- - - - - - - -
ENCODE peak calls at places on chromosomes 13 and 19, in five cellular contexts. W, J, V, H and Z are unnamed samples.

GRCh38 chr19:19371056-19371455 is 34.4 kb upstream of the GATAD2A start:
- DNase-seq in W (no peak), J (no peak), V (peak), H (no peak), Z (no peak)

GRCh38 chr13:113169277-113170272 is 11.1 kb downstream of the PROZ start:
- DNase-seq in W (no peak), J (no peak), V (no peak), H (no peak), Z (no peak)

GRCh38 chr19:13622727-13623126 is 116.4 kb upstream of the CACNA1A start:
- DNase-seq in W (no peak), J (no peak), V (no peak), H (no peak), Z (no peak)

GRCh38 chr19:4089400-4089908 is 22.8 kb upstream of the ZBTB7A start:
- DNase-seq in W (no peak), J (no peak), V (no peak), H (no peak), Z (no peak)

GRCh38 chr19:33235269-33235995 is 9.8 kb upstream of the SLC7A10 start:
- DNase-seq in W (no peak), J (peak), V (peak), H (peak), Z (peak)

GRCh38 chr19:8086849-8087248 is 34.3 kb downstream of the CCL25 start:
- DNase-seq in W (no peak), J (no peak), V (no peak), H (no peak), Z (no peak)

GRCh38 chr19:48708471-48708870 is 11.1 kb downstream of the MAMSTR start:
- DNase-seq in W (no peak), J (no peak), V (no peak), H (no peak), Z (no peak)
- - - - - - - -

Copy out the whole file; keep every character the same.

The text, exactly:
ENCODE peak calls at places on chromosomes 13 and 19, in five cellular contexts. W, J, V, H and Z are unnamed samples.

GRCh38 chr19:19371056-19371455 is 34.4 kb upstream of the GATAD2A start:
- DNase-seq in W (no peak), J (no peak), V (peak), H (no peak), Z (no peak)

GRCh38 chr13:113169277-113170272 is 11.1 kb downstream of the PROZ start:
- DNase-seq in W (no peak), J (no peak), V (no peak), H (no peak), Z (no peak)

GRCh38 chr19:13622727-13623126 is 116.4 kb upstream of the CACNA1A start:
- DNase-seq in W (no peak), J (no peak), V (no peak), H (no peak), Z (no peak)

GRCh38 chr19:4089400-4089908 is 22.8 kb upstream of the ZBTB7A start:
- DNase-seq in W (no peak), J (no peak), V (no peak), H (no peak), Z (no peak)

GRCh38 chr19:33235269-33235995 is 9.8 kb upstream of the SLC7A10 start:
- DNase-seq in W (no peak), J (peak), V (peak), H (peak), Z (peak)

GRCh38 chr19:8086849-8087248 is 34.3 kb downstream of the CCL25 start:
- DNase-seq in W (no peak), J (no peak), V (no peak), H (no peak), Z (no peak)

GRCh38 chr19:48708471-48708870 is 11.1 kb downstream of the MAMSTR start:
- DNase-seq in W (no peak), J (no peak), V (no peak), H (no peak), Z (no peak)